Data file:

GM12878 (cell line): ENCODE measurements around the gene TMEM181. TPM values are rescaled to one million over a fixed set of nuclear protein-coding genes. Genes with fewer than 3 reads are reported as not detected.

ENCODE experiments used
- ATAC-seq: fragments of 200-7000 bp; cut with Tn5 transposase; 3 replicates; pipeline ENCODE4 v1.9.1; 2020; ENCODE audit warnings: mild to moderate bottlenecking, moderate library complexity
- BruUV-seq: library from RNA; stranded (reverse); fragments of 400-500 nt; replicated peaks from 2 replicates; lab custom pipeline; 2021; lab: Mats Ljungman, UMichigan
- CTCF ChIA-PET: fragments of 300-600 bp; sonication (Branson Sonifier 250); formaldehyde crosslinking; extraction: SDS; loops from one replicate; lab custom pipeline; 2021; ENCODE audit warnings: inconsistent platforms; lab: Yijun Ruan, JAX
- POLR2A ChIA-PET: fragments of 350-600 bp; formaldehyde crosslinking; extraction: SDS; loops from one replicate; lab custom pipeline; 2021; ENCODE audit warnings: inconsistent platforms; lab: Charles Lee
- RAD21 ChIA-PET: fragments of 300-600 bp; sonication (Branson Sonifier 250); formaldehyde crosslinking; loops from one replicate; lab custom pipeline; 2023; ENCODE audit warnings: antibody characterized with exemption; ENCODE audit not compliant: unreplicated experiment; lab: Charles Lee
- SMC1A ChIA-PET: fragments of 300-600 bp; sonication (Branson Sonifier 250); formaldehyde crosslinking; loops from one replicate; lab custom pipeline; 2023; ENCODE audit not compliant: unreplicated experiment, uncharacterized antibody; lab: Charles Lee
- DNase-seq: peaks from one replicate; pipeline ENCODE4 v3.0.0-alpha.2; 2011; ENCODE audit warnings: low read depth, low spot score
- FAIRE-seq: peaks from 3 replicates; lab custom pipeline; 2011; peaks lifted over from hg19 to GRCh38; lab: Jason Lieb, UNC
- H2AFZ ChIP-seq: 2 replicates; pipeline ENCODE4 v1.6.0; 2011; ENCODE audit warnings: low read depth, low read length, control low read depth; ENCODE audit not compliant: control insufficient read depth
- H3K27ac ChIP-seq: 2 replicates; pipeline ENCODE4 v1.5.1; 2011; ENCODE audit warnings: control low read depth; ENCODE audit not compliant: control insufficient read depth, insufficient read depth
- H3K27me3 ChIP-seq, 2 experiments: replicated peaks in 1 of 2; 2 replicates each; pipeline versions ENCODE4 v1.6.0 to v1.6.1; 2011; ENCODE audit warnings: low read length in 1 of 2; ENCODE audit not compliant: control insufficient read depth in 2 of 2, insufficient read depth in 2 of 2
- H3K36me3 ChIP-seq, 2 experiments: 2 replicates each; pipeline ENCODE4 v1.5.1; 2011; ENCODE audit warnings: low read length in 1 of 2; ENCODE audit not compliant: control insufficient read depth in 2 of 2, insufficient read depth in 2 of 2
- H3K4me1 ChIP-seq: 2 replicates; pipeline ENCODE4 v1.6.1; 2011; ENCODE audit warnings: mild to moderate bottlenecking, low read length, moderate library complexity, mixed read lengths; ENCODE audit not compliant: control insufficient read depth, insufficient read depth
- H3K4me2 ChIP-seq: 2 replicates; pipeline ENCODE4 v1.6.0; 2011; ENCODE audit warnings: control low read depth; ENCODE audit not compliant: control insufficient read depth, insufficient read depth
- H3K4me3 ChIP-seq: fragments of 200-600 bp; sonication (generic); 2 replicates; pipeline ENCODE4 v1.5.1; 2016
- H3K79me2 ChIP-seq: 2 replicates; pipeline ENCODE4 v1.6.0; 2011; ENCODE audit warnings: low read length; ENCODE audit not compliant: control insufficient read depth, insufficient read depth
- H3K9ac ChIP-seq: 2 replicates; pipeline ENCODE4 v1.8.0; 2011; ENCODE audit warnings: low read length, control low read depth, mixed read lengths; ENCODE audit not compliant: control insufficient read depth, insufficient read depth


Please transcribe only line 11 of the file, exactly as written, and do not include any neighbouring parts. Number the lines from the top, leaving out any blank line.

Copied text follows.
- H2AFZ ChIP-seq: 2 replicates; pipeline ENCODE4 v1.6.0; 2011; ENCODE audit warnings: low read depth, low read length, control low read depth; ENCODE audit not compliant: control insufficient read depth